B. A tight fit would increase the chance of damage while removing and installing and thus you wouldn’t want to reuse a tight fitting link as much as you could a loose fitting link.

Such a predicament :thinking:


#96

I’ve never had an issue with tightness as was displayed in the video. It’s about the same fit as when I’ve used it with 10sp. I also don’t think there’s ever a chance the chain would slack up enough for it to pop off. I think there’s more risk with it popping off under stress/heavy torque and/or from a worn out chainring/casstte. I did have a SRAM link pop off my 30 y/o Trek commuter, but it was due to a work chainring and trying to pull a Chariot with my son up a hill :grinning: so I can’t fault the master link. I wouldn’t stress over Jonathan’s experience. I’ve had chain pins fail on me years ago so a master link is way more comforting. Anything can break on your bike causing you to crash.

That being said I will be ordering the KMC 11sp reusable links in the near future.


#97
  1. Prob not an issue to just ride it the 200mi. Waxed chain stays incredibly clean. If you have to lube, it probably doesn’t matter what you add, but a wax-based one might be best. An if you’re really concerned, and have a crew, take a spare freshly waxed chain.

2 I’ve been bad and rode the same chain indoors for probably the last 6 months. Put a fresh one on the other day and it’s just a bit quieter. Mostly in erg mode so not much shifting and a nice straight chainline. Biggest bummer is the wax flakes off on the floor and needs to be cleaned up.

  1. I think simple green can just be dumped on your lawn? It should just have dirt and grime and maybe some melted wax. I would not save it. Maybe try a few drops of dishsoap? I degrease new chains with gasoline (NOT in the ultrasonic cleaner!)), which is a little harder to dispose of, but a one-off for each chain.

#98

Absolutely true, it might be good enough for most of the gains and most people.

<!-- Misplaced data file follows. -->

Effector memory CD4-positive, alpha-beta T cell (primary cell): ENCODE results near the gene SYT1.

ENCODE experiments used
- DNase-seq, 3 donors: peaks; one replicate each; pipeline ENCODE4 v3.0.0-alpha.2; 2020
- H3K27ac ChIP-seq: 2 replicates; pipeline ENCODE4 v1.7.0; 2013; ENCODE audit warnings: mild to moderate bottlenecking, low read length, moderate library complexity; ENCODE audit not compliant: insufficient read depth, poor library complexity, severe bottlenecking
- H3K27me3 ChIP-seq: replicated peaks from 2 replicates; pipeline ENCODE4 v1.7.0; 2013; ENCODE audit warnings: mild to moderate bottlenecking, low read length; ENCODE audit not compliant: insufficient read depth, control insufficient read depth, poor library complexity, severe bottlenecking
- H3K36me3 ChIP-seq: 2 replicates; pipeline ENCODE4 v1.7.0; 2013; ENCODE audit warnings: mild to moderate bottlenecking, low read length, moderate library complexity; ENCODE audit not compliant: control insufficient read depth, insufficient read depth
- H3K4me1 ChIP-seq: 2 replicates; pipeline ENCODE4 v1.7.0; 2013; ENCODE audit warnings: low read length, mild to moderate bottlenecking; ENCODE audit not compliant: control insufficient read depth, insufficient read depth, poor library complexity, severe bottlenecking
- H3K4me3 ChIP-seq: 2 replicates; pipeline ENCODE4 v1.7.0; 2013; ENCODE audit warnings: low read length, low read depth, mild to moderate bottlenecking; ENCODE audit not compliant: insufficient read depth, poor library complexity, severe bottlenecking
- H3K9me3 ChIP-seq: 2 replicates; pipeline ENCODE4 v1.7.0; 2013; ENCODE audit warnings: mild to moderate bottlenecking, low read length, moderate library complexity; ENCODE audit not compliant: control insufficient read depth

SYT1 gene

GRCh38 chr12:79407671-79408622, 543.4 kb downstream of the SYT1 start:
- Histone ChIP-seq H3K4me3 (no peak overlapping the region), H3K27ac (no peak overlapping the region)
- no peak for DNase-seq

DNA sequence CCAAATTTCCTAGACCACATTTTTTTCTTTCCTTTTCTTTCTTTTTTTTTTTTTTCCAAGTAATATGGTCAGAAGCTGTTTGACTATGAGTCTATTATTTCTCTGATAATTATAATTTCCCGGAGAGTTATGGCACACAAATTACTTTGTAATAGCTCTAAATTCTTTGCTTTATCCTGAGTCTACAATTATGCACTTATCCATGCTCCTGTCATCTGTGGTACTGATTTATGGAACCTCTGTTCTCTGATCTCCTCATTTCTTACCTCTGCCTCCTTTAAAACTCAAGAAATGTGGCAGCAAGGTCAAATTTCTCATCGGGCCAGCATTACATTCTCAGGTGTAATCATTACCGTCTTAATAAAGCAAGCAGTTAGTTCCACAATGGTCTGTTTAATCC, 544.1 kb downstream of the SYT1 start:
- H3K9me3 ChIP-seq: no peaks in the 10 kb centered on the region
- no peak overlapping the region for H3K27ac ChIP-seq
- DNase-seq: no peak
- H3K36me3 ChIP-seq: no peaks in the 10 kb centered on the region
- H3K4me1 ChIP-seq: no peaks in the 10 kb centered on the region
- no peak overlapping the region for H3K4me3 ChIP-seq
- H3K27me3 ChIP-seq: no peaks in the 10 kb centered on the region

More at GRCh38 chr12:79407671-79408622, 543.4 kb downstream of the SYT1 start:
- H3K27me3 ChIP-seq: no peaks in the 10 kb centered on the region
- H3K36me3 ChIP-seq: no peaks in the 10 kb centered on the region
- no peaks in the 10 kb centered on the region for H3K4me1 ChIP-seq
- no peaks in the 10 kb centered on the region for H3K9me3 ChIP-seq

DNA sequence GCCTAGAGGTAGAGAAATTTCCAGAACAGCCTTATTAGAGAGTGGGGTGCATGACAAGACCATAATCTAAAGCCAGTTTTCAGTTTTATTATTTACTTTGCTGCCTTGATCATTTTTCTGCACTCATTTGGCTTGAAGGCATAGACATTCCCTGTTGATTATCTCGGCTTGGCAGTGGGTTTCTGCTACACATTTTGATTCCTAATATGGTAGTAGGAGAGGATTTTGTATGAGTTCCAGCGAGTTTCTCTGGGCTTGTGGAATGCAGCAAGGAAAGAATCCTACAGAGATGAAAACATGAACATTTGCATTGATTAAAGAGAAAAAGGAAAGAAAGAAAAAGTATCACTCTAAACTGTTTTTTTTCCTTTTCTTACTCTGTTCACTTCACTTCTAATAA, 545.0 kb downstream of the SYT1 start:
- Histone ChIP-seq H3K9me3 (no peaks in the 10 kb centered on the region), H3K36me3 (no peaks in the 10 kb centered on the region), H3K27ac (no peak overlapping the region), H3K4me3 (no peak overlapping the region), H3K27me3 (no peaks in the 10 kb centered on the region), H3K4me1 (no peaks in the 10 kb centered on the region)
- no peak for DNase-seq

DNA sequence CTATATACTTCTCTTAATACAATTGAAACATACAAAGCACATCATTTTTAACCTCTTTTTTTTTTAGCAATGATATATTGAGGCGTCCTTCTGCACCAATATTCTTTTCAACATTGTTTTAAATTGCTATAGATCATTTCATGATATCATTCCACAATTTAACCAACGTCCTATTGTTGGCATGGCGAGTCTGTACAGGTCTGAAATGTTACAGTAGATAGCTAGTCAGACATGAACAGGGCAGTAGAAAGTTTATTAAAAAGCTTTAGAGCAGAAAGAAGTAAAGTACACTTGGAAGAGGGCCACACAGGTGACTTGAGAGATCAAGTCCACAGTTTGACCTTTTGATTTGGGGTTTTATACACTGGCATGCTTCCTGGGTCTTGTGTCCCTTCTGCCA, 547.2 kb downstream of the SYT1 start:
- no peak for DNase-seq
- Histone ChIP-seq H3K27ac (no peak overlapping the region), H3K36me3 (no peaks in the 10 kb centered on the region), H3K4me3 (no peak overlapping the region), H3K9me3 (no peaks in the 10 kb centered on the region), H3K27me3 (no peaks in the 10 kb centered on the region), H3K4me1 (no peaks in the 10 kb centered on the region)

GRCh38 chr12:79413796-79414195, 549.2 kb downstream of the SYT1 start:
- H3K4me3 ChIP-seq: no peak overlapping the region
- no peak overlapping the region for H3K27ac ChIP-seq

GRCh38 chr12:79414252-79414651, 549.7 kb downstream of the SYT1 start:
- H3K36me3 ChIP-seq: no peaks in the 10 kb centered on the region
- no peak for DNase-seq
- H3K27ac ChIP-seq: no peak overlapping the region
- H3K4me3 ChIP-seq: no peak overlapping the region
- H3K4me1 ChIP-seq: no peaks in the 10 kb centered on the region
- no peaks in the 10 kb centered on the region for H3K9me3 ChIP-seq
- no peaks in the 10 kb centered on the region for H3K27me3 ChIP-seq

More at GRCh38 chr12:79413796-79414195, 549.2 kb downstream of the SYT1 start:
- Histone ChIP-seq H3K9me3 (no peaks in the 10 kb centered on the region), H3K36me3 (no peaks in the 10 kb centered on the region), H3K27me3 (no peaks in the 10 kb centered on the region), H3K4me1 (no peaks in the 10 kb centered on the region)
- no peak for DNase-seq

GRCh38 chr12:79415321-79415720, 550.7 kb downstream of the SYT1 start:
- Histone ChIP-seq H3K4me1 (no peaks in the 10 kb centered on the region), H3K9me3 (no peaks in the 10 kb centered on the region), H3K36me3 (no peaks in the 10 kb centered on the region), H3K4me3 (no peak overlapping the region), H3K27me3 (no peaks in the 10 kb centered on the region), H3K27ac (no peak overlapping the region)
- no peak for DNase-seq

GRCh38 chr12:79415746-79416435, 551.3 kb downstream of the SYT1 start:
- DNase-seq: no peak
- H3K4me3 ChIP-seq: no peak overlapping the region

MSW and IIRC Jason from his original Friction Facts white papers before he moved to Ceramic Speed felt that significant agitation in the hot wax was an important part of the process to make sure the wax (and the PTFE and Molybdenum Disulphide) fully penetrated the chain.


#99

Aside from the performance benefits of using wax this to me is a huge improvement as well.

The wax coming off the chain is clean and can easily be hoovered up unlike oil which covers me and anything I touch after doing anything on the bikes. My wife has made me promise never to go back to oiled chains on any of our bikes as I was forever leaving oil marks everywhere


#100

This is still on my mind. I played with my first Connex link last night. The clear difference is it doesn’t “snap” into place. It looks to be using geometry to hold it in place with both adjoining links needing to be at 90 degrees for the link to be free as the link is over sized and bumps in to the next outer plate otherwise. This might help show people reading this what I am saying:

I probably joined and rejoined the link (while on the chain) 2-3 times last night, mostly by accident (no force applied) while trying out the mechanism it uses to join. So I can’t see how this could deteriorate based on how many times you use it; I can now see why it is listed as unlimited reuse. The only way it would wear out is through friction due to use, like any other pins in your chain.

  1. So @Jonathan sorry to keep hammering you about this. When your Connex link broke, how did it break? Slip off or the metal of the link actually broke?

  2. Having a link not snap into place initially makes me worry, but I can see the design of this means the chances of your a) chain becoming slack, b) having the 2 adjoining links turning perpendicular to the quick link and, c) the chain moving side ways enough to free both links all at the same time would be so unlikely, less likely then being hitting by space debris perhaps. But does anyone have thoughts or experiences on this mechanism and any issues of it coming apart while riding?

I am not very fearful on the bike. I know crashes can happen due to things outside of our control, but I like to make sure I take care of everything in my control to prevent something bad happening.

Thanks.


#101

Question extension for MrPib85 and @Jonathan : what properties do the mineral spirits have (fairies of course!) that a simple green or other degreaser doesn’t – or more generally, why when would one use mineral spirits versus other degreaser?